As stress or anxiety is a common trigger for tension-type headaches and migraines, teaching your child stress management techniques like deep breathing or relaxation exercises can also be helpful. Communicating with your child’s teachers and school is also helpful in making sure everyone is aware of the situation and know what to do if a headache occurs.
Occasionally vision problems can lead to headaches. If you observe that your child is squinting, rubbing their eyes frequently, or having trouble seeing the board at school, this could be a sign of vision problems. Extended periods of close-up works like reading or using a computer, poor lighting, or uncorrected vision problems can cause excessive eye strain and headaches. Encourage regular breaks from screens, proper lighting, and regular eye exams.
If you suspect your child has a vision problem, it’s a good idea to get their eyes checked by an optometrist or ophthalmologist. It is also important to note that in cases where the child has severe headaches accompanied by visual disturbances, it is crucial to seek medical attention as it may indicate a more serious underlying condition.
Yes, children can get migraines. In fact, migraines can start at any age, and they are quite common in children and teenagers. Migraines in children may present differently than in adults. For example, they may last for a shorter time (only an hour or two) and the child may not necessarily complain of a headache, but instead may look pale, feel dizzy, or have abdominal pain. Location and severity of the headache may also differ from that of the adult. It is often not easy for the adult to identify the child’s headache, or for the child to express their headache nature.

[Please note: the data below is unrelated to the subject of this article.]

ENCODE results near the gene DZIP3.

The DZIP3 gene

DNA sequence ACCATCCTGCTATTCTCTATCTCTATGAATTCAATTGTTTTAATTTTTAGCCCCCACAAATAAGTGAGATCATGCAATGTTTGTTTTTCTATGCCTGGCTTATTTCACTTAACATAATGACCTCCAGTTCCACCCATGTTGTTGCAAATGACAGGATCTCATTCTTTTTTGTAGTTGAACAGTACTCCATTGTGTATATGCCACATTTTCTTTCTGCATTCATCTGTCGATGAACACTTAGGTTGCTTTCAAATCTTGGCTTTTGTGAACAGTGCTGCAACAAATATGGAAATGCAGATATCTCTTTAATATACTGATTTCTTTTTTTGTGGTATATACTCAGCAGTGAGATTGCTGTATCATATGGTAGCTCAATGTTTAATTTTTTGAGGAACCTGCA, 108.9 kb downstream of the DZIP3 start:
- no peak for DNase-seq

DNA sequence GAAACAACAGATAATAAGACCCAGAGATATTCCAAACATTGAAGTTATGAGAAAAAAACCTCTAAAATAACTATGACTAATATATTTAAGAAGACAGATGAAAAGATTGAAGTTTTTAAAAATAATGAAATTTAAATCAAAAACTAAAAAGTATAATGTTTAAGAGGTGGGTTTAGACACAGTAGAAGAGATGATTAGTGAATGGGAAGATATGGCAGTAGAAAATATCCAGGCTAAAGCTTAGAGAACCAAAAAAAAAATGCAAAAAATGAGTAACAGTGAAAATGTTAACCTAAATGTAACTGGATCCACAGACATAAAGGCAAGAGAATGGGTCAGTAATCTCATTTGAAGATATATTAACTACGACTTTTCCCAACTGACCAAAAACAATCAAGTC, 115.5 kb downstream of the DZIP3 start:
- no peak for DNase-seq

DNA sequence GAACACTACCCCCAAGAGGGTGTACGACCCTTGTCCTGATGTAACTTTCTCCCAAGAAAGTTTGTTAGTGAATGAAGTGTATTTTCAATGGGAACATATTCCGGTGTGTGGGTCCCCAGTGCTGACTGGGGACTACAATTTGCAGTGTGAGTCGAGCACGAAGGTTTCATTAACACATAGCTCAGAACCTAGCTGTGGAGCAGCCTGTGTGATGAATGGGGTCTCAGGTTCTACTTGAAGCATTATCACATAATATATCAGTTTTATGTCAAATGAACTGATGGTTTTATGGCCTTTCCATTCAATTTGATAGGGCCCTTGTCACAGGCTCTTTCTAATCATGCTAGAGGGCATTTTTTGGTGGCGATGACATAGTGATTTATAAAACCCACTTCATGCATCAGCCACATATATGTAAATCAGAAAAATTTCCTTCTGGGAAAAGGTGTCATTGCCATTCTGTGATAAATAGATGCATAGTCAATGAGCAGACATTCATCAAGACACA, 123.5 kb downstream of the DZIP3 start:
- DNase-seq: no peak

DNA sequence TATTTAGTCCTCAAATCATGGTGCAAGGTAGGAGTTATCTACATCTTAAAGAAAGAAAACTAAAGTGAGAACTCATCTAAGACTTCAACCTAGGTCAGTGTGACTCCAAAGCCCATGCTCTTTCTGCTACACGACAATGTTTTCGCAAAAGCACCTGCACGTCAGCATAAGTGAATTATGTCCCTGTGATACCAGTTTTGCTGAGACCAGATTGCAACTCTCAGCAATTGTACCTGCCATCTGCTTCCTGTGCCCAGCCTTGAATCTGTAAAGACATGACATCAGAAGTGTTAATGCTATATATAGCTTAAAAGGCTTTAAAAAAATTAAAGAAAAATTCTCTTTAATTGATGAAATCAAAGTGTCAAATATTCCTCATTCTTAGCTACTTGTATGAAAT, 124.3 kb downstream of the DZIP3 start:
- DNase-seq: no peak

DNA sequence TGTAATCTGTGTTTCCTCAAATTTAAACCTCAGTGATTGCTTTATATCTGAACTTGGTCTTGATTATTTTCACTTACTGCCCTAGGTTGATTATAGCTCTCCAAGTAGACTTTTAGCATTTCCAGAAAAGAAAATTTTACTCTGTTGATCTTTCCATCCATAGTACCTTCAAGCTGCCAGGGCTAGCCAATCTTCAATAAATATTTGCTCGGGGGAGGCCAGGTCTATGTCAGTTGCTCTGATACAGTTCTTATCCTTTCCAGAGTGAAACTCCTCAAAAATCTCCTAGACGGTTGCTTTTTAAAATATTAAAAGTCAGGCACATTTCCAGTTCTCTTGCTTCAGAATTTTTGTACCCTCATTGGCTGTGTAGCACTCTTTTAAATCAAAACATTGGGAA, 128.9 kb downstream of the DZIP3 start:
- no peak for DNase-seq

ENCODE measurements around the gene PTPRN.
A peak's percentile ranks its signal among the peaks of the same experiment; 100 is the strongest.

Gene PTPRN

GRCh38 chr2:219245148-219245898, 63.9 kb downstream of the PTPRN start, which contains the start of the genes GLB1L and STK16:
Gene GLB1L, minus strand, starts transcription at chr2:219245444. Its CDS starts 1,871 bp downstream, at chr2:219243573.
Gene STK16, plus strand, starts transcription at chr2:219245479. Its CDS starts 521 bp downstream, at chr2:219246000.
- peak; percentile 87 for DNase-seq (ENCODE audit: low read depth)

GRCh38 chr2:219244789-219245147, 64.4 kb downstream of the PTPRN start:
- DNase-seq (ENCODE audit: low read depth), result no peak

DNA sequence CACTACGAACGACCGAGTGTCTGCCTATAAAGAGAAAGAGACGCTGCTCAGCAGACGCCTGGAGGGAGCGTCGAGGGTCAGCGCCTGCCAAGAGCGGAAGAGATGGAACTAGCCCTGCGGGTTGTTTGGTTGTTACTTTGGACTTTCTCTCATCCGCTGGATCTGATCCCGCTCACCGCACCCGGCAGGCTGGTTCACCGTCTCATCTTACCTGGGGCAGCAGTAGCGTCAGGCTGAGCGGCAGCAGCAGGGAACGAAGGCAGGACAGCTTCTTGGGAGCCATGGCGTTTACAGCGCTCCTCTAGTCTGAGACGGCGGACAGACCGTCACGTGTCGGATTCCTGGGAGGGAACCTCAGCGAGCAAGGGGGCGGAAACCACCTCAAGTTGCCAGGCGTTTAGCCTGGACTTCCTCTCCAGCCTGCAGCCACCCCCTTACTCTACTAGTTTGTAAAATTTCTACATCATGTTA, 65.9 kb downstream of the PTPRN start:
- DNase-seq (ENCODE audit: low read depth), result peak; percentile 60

Most headaches in children are not serious. However, if the headaches are frequent, severe, or accompanied by other symptoms such as vomiting, visual disturbances, balance problems, or personality changes, it is important to seek medical attention. This is especially true if the child’s headaches are waking them up from sleep, are significantly worsening over time, or are associated with recent trauma to the head. These could potentially be signs of a more serious underlying condition. If over-the-counter pain relievers are not effective, or if your child’s headaches are causing them distress or interfering with school or other activities, it is also a good idea to consult a healthcare provider.
A neurologist will do a clinical evaluation comprising of a thorough medical history taking and physical examination. It will be useful if a headache diary, or information such as the headache’s quality, frequency, severity can be provided to the doctor. If there is a need for it, further diagnostic test such as MRI or CT brain scan may be ordered if there are concerns or unusual features of the headache
Treatment of the child’s headache is very much dependent on the cause of the headache. Secondary headaches (which means headache due to another underlying condition) requires further evaluation and treating the underlying cause. Primary headaches such as migraine or tension-type headaches requires a combination of medication therapy (if needed), as well as lifestyle evaluation and advice. Causes and triggers will be unique to each individual and requires a tailored management by the healthcare provider.